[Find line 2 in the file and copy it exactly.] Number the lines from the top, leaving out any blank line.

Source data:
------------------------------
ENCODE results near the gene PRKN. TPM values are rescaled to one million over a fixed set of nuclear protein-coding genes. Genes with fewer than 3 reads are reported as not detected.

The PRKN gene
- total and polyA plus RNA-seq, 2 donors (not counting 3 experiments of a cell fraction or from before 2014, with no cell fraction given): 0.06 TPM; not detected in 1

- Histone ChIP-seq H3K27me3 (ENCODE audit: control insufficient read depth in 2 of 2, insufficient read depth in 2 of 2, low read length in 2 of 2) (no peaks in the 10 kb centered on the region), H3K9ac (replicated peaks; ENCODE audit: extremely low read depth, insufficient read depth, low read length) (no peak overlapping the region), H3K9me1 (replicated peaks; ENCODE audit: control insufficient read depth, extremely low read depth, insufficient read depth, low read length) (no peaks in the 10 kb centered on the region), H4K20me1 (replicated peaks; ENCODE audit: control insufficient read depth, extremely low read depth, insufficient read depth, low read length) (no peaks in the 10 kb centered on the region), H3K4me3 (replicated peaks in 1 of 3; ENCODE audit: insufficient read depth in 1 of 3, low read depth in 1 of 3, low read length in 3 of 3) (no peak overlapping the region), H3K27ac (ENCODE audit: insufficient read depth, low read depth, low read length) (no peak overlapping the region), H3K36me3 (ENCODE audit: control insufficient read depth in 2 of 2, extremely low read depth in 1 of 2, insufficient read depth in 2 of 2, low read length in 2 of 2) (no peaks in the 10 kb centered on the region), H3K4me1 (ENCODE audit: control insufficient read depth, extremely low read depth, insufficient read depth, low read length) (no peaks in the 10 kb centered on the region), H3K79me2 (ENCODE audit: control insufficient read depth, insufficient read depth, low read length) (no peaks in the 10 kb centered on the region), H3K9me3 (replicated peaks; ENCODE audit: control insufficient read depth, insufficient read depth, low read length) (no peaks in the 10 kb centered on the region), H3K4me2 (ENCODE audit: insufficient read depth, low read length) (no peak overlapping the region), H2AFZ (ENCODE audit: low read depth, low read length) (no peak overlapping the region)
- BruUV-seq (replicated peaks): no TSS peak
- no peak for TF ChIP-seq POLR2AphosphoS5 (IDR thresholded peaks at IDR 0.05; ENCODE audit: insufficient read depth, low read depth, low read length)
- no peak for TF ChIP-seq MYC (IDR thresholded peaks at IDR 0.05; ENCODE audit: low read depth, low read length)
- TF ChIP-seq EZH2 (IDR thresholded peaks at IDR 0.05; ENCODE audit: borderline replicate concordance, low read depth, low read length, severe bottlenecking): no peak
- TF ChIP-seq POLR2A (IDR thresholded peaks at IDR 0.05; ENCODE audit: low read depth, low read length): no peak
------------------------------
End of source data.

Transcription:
The PRKN gene